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One in 10 Canadians has diabetes, and that number rises to three in 10 when including those with undiagnosed Type 2 diabetes and pre-diabetics, according to Diabetes Canada.

Sun Life launched a diabetes-specific term life insurance in May, which the insurer said was the first in Canada. The new product has a higher approval rate for diabetic applicants than conventional life insurance, the insurer said in a release.

The higher approval rate is the result of an updated underwriting process for diabetic applicants, and can include premium discounts, compared to conventionally underwritten policies, Sun Life said in an email.

Fearing rejection, clients with diabetes might not apply for insurance, said Darren Devine, a financial planner with Sun Life and president of Devine and Associates Financial Services in Guelph, Ont. “Will I be declined? Is this even worth doing? [Having diabetes] creates a little bit of trepidation around even attempting to secure insurance.”

Clients may also be hesitant to share their health situations with their advisors, he said, but it’s important to have open conversations with clients, so they get the coverage they need.

Devine recommends applying for traditional products and, if approval is denied or premiums are high, moving on to products such as Sun Life’s diabetes term life.

Advisors can shop around for the lowest premium, as some insurers provide more favourable rates on certain illnesses than others, said Frank Gasper, owner of CSR Wealth Management in Brampton, Ont.

Once, when Gasper helped a diabetic client apply for life insurance with multiple carriers, one insurer offered a rated policy, and another offered a standard policy with savings.

“For a person who’s 55 years old getting a million dollars of life insurance, [the savings can be] pretty significant,” he said. “It could be a hundred dollars a month.”

Life insurance applications include questions about diabetes and pre-diabetes. Advisors should ask the client for details such as their current medication, the last time they saw a doctor, their testing regimen and diet, said Karen Cutler, head of underwriting and claims with Manulife in Toronto.

The advisor should let the underwriter know how invested the client is in the management of their condition, she said. “That makes a huge difference in how we underwrite the file.”

Manulife’s approval rate for diabetic applicants of its life insurance products is around 80%, including standard and rated policies.

“I think there’s a lot of misunderstanding about how insurable people are,” Cutler said. “There’s not a lot of mortality issue [with diabetes] especially if you’ve got good cardiovascular [cholesterol and blood pressure] control.”

Manulife updated its guidelines for underwriting diabetes this year, Cutler said. The firm found that improved mortality came from factors such as lifestyle interventions and hypertension and cholesterol treatment. With the new guidelines, 50% of people from a sample of 200 files were moved from rated to standard.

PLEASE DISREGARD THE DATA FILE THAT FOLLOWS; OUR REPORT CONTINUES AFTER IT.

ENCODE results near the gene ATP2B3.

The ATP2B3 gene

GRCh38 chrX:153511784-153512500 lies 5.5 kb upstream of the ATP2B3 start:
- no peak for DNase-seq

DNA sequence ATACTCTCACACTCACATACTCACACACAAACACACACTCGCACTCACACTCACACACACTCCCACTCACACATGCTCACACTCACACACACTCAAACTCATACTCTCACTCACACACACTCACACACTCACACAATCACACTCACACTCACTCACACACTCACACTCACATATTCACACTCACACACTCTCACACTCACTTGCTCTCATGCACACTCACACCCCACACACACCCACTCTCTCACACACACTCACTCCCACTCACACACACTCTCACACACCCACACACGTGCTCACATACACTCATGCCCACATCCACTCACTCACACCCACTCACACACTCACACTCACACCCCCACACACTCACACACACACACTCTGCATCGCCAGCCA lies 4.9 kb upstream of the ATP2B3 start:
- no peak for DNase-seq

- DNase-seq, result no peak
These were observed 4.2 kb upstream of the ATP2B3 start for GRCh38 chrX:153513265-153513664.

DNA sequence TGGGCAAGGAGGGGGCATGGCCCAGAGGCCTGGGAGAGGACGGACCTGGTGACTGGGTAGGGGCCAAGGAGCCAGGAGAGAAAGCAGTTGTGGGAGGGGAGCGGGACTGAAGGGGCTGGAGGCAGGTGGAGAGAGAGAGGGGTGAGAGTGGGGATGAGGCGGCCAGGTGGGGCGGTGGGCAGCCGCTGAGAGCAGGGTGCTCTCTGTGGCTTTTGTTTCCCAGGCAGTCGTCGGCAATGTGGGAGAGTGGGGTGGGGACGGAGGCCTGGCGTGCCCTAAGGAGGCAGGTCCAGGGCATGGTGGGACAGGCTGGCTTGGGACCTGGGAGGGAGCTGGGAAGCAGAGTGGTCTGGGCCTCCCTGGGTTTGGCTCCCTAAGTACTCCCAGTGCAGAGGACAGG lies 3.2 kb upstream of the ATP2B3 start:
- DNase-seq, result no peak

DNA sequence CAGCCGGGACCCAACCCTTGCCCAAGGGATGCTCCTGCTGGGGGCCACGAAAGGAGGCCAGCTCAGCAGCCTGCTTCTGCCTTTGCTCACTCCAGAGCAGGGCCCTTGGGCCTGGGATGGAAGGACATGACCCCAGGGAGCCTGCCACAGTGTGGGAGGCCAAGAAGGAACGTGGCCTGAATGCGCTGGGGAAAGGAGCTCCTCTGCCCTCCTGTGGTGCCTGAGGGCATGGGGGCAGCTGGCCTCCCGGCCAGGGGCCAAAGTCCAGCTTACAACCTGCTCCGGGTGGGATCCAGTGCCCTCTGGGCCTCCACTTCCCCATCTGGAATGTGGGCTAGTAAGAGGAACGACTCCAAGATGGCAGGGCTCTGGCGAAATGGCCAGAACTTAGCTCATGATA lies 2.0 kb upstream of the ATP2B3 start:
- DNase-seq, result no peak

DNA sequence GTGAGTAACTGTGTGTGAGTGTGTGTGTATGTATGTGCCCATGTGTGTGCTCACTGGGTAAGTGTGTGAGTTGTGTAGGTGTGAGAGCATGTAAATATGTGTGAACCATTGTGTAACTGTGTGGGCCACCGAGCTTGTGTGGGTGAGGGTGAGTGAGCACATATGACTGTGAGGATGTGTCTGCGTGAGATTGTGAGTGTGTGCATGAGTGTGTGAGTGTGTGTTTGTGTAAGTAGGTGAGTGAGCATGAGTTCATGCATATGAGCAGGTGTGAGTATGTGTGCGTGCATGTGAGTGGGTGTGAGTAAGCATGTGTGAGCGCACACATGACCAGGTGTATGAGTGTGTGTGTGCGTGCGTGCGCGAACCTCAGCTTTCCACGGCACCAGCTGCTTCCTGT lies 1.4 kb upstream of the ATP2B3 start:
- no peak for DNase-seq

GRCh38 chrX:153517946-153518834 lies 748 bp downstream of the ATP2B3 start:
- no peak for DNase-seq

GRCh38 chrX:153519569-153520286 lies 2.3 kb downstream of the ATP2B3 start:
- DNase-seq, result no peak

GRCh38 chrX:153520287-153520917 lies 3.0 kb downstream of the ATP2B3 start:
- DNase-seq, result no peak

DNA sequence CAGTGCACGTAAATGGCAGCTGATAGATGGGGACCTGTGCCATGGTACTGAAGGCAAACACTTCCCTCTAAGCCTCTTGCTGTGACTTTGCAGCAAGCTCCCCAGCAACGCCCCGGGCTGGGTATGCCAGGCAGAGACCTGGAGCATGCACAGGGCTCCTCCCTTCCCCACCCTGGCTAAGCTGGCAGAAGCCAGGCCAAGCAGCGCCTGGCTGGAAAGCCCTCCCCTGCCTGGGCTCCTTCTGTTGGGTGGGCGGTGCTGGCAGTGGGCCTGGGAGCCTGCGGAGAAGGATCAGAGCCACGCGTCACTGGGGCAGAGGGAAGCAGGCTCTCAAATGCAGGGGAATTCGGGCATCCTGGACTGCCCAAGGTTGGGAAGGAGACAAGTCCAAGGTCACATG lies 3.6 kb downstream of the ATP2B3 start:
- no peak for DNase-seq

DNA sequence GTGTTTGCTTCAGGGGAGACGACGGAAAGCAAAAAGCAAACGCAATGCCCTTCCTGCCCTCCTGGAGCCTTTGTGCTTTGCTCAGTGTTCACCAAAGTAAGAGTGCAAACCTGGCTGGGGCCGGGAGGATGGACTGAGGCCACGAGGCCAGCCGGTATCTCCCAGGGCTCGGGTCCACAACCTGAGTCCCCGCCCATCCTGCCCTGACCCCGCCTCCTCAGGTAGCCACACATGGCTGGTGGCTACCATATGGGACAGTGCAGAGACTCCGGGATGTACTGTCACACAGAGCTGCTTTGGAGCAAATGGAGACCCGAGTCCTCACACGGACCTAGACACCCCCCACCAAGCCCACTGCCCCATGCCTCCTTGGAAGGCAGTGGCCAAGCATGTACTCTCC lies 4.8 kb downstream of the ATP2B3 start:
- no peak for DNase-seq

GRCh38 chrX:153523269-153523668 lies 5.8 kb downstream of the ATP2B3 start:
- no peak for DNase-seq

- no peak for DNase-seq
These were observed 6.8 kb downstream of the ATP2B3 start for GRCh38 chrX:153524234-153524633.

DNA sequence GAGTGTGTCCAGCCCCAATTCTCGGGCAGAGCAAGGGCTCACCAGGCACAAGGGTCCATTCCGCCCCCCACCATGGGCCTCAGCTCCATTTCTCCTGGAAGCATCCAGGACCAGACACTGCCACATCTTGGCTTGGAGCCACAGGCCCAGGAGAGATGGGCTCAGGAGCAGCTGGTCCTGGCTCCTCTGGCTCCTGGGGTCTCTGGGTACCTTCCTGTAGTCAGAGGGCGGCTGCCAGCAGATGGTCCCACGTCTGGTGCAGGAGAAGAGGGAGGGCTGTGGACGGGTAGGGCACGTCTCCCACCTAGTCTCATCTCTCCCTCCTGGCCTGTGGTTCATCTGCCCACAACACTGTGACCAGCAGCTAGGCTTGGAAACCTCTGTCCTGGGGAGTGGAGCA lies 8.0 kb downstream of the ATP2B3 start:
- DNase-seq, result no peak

Policyholders who were assessed a long time ago can apply to Manulife for rating reconsiderations, she said.

Manulife doesn’t plan to offer a diabetes-specific product, Cutler said. Rather, based on research, “let’s move … as many people towards that standard approval rating as possible.”

Converting group life insurance can be attractive for those with pre-existing conditions like diabetes since coverage is guaranteed and has no individual underwriting, Devine said. Those transitioning to jobs without benefits or to self-employment could convert a group life policy to a self-funded individual one.

However, group programs typically offer smaller coverage amounts, and people will likely need more coverage than the conversion amount, Cutler said.

The conversion premium could be higher than taking out a new policy, as insurers factor for adverse selection — the increased chance a client with health issues will convert a policy, she said.

Most Canadian insurers allow departing employees to convert their group plans, up to $200,000 of coverage ($400,000 in Quebec), into individual coverage within 31 days of leaving the plan. Advisors can help clients apply for a new policy with any insurer before the conversion period ends and leave conversion available as a backstop, Cutler said.

Clients may also qualify for the disability tax credit (DTC). In 2022, the federal government expanded eligibility for the DTC to those with Type 1 diabetes.

Clients often focus on the financial aspect of planning, so advisors may want to expand the conversation and ask about their health, Gasper said. He once discovered a client was on dialysis because the client couldn’t meet on particular days of the week.

“My antennas went up,” he said. “You’re eligible for the DTC … Let’s book a meeting.”

Gasper helped the client apply.

DTC eligibility comes with eligibility for a registered disability savings plan (RDSP) and the Canada disability savings grant. The grant matches up to $70,000 in an RDSP account over the account owner’s lifetime.

“That grant money could be a supercharger,” Devine said. Not only does the RDSP defer tax on invesment income, but the client can withdraw funds for any purpose. Family members can also contribute to the plan with the client’s consent.

“The dollars offered by the government [can] drastically change the outcome of what’s available in the bucket when we get into the later years,” he said.

If the client’s employer offers RRSP matching and the client has a tight budget, Gasper recommends maximizing the RRSP matching before maximizing the government’s RDSP matching. While an employer’s RRSP matching is use-it-or-lose-it, the disability savings grant can be carried forward to future years.